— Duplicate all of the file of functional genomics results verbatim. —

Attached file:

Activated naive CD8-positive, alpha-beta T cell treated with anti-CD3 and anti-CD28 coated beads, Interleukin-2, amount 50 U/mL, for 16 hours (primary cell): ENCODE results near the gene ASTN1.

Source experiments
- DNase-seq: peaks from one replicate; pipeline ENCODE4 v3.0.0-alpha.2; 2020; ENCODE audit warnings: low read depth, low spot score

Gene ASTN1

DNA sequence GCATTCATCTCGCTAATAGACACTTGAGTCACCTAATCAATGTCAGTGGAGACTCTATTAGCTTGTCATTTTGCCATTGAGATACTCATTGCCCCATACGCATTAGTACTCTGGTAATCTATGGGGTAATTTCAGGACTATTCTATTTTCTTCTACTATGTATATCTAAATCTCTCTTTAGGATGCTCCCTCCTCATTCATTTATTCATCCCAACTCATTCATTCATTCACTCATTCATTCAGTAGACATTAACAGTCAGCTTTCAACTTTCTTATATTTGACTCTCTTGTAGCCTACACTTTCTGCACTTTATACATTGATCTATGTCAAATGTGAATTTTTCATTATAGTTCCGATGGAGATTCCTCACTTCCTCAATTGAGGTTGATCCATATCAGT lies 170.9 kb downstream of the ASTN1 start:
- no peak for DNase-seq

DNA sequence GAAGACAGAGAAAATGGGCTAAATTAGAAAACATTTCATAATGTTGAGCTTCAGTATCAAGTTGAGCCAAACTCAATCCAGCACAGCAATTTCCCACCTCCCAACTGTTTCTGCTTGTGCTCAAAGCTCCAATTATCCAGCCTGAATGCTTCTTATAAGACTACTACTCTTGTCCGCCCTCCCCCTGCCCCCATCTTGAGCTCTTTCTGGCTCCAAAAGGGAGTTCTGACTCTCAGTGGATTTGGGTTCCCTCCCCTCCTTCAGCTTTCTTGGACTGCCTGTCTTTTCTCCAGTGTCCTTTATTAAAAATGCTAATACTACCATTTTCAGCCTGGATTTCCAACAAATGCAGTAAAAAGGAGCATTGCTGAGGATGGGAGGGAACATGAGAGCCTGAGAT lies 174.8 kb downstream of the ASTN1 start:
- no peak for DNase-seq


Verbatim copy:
Activated naive CD8-positive, alpha-beta T cell treated with anti-CD3 and anti-CD28 coated beads, Interleukin-2, amount 50 U/mL, for 16 hours (primary cell): ENCODE results near the gene ASTN1.

Source experiments
- DNase-seq: peaks from one replicate; pipeline ENCODE4 v3.0.0-alpha.2; 2020; ENCODE audit warnings: low read depth, low spot score

Gene ASTN1

DNA sequence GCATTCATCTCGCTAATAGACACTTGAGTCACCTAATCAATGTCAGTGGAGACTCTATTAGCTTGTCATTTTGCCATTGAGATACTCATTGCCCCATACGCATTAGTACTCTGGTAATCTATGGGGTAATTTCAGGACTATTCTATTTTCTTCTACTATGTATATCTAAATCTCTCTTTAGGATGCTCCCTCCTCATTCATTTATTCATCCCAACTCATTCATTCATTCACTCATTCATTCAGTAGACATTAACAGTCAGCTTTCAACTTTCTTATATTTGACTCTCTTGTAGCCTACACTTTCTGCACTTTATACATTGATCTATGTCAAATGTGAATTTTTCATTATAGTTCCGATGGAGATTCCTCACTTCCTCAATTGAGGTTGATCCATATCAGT lies 170.9 kb downstream of the ASTN1 start:
- no peak for DNase-seq

DNA sequence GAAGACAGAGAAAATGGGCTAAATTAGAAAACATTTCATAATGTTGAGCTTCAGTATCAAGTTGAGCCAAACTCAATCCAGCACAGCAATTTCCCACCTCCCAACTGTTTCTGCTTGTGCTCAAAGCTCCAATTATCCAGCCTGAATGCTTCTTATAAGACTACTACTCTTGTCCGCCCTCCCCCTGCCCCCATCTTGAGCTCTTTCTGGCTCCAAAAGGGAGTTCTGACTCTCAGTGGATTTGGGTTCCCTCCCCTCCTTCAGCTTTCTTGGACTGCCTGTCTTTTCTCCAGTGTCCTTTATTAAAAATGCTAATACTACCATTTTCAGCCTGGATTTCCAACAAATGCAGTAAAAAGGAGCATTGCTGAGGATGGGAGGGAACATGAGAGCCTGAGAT lies 174.8 kb downstream of the ASTN1 start:
- no peak for DNase-seq